Ignoring or denying the truth about hostile Russian intentions toward the United States leaves us vulnerable to further attacks. We are told by our intelligence agencies that those attacks are ongoing, yet it has recently been reported that there has not been a single cabinet-level meeting regarding Russian interference and how to defend America against these attacks. Not one. What might seem like a casual and routine untruth – so casual and routine that it has by now become the white noise of Washington – is in fact a serious lapse in the defense of our country.
Mr. President, let us be clear. The impulses underlying the dissemination of such untruths are not benign. They have the effect of eroding trust in our vital institutions and conditioning the public to no longer trust them. The destructive effect of this kind of behavior on our democracy cannot be overstated.
Mr. President, every word that a president utters projects American values around the world. The values of free expression and a reverence for the free press have been our global hallmark, for it is our ability to freely air the truth that keeps our government honest and keeps a people free. Between the mighty and the modest, truth is the great leveler. And so, respect for freedom of the press has always been one of our most important exports.
But a recent report published in our free press should raise an alarm. Reading from the story:
“In February…Syrian President Bashar Assad brushed off an Amnesty International report that some 13,000 people had been killed at one of his military prisons by saying, “You can forge anything these days, we are living in a fake news era.”
In the Philippines, President Rodrigo Duterte has complained of being “demonized” by “fake news.” Last month, the report continues, with our President, quote “laughing by his side” Duterte called reporters “spies.”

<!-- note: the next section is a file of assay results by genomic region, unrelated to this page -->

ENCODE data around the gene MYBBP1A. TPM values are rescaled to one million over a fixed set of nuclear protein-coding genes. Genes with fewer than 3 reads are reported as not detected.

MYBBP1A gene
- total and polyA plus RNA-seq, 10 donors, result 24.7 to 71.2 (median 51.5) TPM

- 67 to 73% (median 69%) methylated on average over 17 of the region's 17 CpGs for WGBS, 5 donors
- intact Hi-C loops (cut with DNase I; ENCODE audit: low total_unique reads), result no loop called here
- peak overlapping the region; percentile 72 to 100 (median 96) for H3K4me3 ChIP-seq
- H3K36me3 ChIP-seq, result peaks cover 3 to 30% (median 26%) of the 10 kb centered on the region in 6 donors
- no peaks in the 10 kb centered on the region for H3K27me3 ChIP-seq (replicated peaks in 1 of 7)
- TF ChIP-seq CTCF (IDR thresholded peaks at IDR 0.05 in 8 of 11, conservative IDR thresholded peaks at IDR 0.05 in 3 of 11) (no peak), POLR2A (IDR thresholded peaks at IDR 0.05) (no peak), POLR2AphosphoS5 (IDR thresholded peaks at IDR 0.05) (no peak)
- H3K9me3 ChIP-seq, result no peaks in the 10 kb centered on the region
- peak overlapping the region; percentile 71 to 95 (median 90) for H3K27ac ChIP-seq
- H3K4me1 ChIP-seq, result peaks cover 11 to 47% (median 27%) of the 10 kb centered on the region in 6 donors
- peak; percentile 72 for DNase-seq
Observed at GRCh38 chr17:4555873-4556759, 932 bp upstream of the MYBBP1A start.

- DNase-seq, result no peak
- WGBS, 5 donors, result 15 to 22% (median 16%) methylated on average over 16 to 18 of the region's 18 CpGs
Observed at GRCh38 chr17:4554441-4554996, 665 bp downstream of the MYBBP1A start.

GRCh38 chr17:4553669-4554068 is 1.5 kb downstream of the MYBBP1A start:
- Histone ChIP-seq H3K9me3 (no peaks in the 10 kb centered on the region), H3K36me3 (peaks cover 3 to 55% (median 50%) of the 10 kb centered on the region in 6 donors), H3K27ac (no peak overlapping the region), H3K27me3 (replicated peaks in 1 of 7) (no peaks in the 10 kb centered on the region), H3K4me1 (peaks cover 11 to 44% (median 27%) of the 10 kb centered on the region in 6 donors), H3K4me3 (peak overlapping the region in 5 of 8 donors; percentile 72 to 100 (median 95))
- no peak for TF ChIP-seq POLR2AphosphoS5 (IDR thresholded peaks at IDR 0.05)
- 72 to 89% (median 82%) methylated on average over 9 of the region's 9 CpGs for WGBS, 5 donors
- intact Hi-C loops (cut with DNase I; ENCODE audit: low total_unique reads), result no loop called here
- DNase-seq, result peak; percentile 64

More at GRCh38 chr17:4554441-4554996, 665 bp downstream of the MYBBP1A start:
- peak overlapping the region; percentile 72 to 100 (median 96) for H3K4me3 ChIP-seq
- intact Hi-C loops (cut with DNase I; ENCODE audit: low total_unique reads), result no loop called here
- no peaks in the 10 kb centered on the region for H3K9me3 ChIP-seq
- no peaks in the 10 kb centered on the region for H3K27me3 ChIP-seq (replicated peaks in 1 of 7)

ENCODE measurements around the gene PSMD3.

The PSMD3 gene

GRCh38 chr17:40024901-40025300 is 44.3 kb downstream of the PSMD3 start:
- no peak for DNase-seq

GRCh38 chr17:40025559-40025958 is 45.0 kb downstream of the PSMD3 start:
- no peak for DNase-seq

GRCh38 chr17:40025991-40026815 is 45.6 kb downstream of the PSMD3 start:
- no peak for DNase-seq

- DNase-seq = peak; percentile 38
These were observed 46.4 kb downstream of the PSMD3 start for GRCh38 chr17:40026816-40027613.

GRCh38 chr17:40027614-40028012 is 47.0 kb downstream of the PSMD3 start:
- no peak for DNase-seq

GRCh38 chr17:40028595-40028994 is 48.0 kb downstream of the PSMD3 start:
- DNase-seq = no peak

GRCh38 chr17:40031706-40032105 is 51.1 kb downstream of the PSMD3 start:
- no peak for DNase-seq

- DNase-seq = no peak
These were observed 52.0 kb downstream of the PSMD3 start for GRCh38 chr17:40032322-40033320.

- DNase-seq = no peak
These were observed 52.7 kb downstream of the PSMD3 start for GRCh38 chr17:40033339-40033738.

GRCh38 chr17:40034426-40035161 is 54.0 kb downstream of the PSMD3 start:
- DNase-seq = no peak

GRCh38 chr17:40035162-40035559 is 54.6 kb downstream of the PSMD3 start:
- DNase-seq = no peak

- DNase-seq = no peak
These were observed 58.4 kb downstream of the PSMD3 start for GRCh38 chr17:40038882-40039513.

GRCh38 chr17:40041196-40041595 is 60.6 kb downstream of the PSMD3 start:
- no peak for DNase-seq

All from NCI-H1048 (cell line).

In July, Venezuelan President Nicolas Maduro complained to the Russian propaganda outlet, that the world media had “spread lots of false versions, lots of lies” about his country, adding, “This is what we call ‘fake news’ today, isn’t it?”
There are more:
“A state official in Myanmar recently said, “There is no such thing as Rohingya. It is fake news,” referring to the persecuted ethnic group.
Leaders in Singapore, a country known for restricting free speech, have promised “fake news” legislation in the new year.”
And on and on. This feedback loop is disgraceful, Mr. President. Not only has the past year seen an American president borrow despotic language to refer to the free press, but it seems he has in turn inspired dictators and authoritarians with his own language. This is reprehensible.
We are not in a “fake news” era, as Bashar Assad says. We are, rather, in an era in which the authoritarian impulse is reasserting itself, to challenge free people and free societies, everywhere.
In our own country, from the trivial to the truly dangerous, it is the range and regularity of the untruths we see that should be cause for profound alarm, and spur to action. Add to that the by-now predictable habit of calling true things false, and false things true, and we have a recipe for disaster. As George Orwell warned, “The further a society drifts from the truth, the more it will hate those who speak it.”